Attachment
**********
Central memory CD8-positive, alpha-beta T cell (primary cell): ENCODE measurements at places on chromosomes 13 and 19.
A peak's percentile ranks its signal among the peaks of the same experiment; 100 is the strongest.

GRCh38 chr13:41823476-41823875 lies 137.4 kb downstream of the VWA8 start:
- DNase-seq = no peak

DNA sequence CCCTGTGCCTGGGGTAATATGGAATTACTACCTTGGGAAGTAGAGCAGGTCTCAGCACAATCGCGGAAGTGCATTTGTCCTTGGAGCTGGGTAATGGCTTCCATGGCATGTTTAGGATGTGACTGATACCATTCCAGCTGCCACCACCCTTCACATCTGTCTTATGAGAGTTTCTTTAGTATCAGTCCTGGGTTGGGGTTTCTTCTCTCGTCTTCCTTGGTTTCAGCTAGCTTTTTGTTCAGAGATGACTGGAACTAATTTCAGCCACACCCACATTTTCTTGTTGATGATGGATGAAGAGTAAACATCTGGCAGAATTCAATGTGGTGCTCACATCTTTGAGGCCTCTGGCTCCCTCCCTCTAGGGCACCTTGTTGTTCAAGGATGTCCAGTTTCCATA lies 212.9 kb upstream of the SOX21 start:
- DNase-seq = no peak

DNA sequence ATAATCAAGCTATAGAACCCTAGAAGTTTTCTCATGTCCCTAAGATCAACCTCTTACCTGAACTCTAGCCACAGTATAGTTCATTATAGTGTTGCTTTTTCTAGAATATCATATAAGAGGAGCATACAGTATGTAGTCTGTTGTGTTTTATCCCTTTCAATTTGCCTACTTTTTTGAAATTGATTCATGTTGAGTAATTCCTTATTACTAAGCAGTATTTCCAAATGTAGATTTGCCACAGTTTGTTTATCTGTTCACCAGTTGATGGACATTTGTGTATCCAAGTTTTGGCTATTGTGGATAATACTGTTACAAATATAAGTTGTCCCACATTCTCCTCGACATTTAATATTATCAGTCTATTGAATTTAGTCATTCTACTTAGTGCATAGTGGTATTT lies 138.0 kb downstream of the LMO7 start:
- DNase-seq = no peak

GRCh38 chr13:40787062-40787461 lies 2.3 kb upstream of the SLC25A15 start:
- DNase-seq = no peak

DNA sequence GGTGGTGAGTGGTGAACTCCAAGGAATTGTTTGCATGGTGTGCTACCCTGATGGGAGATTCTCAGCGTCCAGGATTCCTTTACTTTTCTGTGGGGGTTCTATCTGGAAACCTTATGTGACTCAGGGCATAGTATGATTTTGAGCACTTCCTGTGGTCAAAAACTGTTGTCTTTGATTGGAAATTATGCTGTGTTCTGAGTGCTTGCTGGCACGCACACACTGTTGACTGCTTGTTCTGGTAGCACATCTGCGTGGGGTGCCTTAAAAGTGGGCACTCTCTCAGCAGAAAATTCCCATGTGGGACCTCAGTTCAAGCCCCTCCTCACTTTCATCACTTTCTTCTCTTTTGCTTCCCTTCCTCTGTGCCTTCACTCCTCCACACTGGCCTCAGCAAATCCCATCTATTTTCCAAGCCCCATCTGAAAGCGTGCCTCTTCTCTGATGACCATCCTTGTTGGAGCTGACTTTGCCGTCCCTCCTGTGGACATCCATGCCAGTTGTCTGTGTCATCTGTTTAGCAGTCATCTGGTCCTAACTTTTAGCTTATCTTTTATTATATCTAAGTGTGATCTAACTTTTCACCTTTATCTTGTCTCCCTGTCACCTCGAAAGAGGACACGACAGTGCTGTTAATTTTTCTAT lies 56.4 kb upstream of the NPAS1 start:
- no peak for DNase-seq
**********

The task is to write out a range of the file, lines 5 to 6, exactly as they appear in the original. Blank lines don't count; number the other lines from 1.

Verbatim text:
DNA sequence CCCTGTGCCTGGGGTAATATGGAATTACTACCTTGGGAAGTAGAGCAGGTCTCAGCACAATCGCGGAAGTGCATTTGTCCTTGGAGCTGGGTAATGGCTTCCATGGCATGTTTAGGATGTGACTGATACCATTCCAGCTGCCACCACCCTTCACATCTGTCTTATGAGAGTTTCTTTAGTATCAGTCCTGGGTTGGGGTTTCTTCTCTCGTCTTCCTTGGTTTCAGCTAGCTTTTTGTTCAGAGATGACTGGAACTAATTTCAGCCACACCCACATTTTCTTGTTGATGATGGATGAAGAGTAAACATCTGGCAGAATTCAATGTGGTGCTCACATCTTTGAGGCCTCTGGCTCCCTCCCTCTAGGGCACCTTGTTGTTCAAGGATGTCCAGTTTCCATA lies 212.9 kb upstream of the SOX21 start:
- DNase-seq = no peak